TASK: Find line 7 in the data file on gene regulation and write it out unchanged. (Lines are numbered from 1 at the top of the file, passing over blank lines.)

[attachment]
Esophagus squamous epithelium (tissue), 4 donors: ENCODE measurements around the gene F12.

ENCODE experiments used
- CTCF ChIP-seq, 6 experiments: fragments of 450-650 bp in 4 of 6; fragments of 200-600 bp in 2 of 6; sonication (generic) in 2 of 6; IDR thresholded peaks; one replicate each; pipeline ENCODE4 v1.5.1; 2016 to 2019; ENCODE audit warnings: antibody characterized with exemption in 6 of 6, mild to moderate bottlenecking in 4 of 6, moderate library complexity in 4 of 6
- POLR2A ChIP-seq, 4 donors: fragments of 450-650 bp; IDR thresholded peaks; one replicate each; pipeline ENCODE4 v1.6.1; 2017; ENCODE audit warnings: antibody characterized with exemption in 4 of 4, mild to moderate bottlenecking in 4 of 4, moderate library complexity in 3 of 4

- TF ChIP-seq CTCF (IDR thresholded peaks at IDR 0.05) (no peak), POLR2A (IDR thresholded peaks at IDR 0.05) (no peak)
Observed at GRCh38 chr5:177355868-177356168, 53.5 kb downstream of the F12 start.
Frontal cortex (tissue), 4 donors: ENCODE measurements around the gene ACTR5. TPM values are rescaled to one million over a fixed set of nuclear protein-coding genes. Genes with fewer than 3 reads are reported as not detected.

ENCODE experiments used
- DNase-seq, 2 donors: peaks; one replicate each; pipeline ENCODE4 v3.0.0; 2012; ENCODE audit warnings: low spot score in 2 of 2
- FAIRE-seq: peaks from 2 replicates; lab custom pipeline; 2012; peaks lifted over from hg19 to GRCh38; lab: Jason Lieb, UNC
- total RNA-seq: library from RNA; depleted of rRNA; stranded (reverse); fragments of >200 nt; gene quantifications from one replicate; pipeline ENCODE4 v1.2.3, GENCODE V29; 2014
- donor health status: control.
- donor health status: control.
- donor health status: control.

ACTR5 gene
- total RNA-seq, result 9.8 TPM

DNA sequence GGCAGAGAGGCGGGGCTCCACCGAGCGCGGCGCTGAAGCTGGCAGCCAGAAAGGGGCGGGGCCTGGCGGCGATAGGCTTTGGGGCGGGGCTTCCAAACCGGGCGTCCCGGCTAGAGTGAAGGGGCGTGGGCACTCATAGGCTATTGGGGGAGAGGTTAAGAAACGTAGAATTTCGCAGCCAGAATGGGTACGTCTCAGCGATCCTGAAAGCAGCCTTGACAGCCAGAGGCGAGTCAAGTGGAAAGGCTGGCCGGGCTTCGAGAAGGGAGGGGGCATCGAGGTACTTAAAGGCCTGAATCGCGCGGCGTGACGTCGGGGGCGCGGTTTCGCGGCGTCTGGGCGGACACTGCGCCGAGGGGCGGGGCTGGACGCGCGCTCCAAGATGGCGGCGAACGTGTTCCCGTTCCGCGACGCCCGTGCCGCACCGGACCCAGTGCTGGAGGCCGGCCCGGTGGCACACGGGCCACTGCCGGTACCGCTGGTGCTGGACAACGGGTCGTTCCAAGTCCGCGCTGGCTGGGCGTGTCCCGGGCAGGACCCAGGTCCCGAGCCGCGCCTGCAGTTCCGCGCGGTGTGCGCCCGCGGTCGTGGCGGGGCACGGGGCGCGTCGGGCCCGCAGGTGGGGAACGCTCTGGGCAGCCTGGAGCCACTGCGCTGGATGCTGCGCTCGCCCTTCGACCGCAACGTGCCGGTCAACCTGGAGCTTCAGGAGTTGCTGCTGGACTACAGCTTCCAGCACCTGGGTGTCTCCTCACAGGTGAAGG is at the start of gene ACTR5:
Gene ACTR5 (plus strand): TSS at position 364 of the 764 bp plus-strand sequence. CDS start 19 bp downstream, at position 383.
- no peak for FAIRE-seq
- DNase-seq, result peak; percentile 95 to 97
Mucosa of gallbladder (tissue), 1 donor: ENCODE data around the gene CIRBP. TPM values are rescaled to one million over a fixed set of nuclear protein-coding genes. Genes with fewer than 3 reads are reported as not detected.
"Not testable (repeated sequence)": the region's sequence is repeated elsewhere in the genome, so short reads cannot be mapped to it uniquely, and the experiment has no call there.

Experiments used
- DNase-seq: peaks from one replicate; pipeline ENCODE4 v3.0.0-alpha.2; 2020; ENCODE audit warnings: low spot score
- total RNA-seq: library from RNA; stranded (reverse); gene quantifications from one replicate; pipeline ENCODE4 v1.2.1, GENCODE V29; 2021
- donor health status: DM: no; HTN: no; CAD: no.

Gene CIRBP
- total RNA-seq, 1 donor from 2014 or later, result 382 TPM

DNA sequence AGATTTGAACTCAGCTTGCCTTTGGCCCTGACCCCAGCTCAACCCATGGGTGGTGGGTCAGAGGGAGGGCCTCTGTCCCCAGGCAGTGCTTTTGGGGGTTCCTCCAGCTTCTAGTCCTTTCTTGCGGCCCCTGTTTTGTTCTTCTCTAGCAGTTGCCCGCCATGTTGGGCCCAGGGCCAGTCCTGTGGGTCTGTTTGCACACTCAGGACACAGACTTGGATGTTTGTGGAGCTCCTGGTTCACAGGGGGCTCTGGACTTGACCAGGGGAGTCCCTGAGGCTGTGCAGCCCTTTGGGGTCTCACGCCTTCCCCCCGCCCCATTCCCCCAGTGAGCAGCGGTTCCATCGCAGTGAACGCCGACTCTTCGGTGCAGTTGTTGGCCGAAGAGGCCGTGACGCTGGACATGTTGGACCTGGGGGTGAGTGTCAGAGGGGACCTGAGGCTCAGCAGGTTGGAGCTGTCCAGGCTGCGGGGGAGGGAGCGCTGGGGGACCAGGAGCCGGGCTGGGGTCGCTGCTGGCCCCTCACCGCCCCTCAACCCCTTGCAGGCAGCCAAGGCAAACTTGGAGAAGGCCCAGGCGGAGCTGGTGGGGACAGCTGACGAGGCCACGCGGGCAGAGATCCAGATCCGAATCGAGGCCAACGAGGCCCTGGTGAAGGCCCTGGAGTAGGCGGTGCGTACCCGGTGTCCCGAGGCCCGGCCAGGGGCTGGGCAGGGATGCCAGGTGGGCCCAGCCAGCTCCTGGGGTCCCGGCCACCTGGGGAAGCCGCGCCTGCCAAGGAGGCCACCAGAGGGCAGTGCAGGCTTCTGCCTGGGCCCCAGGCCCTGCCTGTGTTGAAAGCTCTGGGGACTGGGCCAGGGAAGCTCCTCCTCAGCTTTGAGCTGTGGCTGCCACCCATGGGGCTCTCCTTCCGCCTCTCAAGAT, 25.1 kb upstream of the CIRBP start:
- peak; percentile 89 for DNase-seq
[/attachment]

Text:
Frontal cortex (tissue), 4 donors: ENCODE measurements around the gene ACTR5. TPM values are rescaled to one million over a fixed set of nuclear protein-coding genes. Genes with fewer than 3 reads are reported as not detected.